As I walk tentatively back to my car I ponder my two days at Duncarron Fort.
Having been a regular to T in the Park in the past (thought more in the early days) I was comparing my experiences at the two festivals. One is a behemoth, bringing tens of thousands of people a day to the site and charging a fortune for tickets, laminated line-ups, food and drink and basically making as much money as possible, while the other was a family-friendly haven of great music at grassroots level and beyond, staffed by friendly people and attended by a couple of hundred people that created a really nice, relaxed vibe.
There was no cups full of questionable contents thrown into the crowd or at the stage, no blind drunk people sleeping in mud and no feeling that organisers were after every penny you had. There were minor quibbles like lack of stage times or information about changes to these and the parking being a little disorganised but these were very minor.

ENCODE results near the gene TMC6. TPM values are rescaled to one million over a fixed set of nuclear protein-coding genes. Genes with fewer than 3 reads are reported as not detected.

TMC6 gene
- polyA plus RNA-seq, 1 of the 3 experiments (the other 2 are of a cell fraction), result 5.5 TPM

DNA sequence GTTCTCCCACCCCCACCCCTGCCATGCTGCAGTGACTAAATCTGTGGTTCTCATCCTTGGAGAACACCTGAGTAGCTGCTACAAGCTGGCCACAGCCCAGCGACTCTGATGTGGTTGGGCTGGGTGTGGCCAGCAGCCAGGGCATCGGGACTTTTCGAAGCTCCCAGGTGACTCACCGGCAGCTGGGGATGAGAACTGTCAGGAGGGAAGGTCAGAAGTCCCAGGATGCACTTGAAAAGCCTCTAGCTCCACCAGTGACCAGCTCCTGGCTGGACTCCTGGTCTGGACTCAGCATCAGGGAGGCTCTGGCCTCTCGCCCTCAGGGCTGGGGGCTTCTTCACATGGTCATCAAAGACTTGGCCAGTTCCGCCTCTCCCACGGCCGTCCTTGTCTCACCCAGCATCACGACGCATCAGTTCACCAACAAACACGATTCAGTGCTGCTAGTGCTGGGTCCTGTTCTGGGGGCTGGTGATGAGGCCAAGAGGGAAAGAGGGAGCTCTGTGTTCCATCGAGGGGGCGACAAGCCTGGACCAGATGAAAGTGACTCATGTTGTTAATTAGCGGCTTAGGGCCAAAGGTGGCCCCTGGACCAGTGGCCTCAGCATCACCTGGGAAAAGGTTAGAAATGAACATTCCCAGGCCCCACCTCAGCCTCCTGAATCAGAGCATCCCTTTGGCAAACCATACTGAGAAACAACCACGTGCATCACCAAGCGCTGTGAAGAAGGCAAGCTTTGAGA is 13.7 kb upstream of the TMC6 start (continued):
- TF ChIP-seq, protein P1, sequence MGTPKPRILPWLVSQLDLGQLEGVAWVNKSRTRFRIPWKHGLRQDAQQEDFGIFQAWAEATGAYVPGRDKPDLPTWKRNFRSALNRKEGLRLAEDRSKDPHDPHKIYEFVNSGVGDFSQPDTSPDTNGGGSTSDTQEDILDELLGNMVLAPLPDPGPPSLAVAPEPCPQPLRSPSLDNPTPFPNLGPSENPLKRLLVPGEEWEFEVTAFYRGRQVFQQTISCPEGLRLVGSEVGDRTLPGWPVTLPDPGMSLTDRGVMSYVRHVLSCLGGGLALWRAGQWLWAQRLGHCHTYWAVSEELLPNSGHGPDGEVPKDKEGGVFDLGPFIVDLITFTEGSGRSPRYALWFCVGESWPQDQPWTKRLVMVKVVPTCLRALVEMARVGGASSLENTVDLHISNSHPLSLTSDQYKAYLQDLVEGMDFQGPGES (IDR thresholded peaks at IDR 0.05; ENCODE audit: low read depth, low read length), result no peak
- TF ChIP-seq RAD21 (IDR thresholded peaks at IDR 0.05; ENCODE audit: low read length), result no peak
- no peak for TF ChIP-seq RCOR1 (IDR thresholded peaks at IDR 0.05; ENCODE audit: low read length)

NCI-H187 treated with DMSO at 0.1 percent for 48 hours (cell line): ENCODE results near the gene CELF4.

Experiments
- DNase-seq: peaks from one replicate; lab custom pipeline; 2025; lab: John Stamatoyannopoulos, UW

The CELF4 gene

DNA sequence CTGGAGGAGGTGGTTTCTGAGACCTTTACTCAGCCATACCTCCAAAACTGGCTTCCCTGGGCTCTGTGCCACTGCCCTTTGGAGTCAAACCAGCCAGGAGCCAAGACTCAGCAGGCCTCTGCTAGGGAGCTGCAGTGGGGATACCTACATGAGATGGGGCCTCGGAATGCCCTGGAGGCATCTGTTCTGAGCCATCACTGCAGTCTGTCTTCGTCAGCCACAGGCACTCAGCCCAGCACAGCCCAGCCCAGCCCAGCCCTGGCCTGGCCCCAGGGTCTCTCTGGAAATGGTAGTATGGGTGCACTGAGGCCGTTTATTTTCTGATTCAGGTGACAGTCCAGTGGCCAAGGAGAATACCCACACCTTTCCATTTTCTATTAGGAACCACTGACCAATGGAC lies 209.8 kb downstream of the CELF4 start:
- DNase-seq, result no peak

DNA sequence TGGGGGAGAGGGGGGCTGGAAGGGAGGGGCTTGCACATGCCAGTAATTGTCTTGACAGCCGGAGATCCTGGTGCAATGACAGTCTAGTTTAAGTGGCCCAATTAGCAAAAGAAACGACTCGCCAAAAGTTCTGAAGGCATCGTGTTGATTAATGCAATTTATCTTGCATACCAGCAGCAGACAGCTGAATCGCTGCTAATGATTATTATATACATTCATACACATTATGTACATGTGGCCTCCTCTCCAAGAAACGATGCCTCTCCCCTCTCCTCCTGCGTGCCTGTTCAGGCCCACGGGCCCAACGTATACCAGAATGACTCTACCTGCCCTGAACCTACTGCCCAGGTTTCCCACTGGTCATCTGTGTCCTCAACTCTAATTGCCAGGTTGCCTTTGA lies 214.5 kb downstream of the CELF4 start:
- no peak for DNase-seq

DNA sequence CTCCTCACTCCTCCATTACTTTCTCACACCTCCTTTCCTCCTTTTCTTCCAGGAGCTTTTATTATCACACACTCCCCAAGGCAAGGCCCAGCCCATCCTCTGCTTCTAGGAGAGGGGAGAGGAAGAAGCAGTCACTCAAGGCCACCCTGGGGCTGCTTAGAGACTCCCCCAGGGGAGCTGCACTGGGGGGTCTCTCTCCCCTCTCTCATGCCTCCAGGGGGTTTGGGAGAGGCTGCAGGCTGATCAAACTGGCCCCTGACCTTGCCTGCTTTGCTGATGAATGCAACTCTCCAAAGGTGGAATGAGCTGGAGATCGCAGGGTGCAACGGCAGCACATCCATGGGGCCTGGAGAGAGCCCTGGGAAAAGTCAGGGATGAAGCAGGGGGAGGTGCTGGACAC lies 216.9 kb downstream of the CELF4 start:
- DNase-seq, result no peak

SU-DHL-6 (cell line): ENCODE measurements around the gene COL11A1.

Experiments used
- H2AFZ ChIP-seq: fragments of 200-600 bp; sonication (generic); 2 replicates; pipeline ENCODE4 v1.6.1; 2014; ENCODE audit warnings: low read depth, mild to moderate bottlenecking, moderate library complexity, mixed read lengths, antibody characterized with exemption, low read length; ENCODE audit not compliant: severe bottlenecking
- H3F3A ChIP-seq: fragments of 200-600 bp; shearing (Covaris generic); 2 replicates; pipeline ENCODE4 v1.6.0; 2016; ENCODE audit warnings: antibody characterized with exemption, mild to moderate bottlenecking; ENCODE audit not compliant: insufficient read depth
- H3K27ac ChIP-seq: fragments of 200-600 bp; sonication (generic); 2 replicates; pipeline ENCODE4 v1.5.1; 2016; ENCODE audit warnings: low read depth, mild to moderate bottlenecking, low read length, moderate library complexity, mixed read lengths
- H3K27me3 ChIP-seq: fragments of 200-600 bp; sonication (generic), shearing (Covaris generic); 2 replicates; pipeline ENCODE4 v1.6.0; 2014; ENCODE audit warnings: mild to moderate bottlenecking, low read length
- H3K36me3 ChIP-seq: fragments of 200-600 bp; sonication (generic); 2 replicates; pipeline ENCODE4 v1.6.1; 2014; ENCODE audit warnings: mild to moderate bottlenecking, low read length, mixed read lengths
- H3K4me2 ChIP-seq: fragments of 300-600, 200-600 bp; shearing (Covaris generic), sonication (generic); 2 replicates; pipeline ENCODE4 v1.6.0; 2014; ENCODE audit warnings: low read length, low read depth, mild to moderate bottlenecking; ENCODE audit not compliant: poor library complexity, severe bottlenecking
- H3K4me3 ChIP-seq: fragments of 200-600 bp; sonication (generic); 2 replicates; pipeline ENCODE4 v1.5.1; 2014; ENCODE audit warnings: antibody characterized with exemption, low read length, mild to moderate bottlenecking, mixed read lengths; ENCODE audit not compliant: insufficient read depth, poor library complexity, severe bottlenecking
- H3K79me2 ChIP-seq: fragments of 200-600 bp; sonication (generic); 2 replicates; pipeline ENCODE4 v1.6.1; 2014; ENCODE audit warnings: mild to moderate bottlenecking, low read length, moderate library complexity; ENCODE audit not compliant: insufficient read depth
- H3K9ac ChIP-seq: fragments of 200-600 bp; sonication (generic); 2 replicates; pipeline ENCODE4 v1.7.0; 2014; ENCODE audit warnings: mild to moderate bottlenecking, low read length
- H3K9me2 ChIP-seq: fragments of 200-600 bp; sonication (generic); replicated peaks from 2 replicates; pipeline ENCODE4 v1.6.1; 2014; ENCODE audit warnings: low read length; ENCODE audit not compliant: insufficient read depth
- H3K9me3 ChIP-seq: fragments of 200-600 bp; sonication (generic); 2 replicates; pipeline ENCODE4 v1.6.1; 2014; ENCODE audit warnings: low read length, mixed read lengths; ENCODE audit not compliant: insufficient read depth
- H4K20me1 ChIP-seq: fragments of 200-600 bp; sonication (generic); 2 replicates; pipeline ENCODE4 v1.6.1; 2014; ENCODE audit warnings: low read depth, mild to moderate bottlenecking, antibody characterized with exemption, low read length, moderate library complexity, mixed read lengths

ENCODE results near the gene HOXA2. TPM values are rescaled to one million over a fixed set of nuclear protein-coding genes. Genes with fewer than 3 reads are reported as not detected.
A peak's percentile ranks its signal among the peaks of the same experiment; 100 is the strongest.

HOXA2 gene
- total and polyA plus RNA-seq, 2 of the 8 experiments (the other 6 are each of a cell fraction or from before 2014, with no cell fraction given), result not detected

I should also mention the sound. To me, it was excellent. The PA at each stage was really great and showed each band in the best possible light. There were the odd teething problems with sound, but I’ve been at a hundred gigs with bigger PAs that had the same issues. The overwhelming feeling was that the festival was a huge success.
I came not knowing many of the bands playing, but I left wanting to find out more about almost all of them. A big thank you and well done to everyone involved in a really great weekend of music.
All words and images by Steve Mcgillivray. You can read more from Steve on LTW here.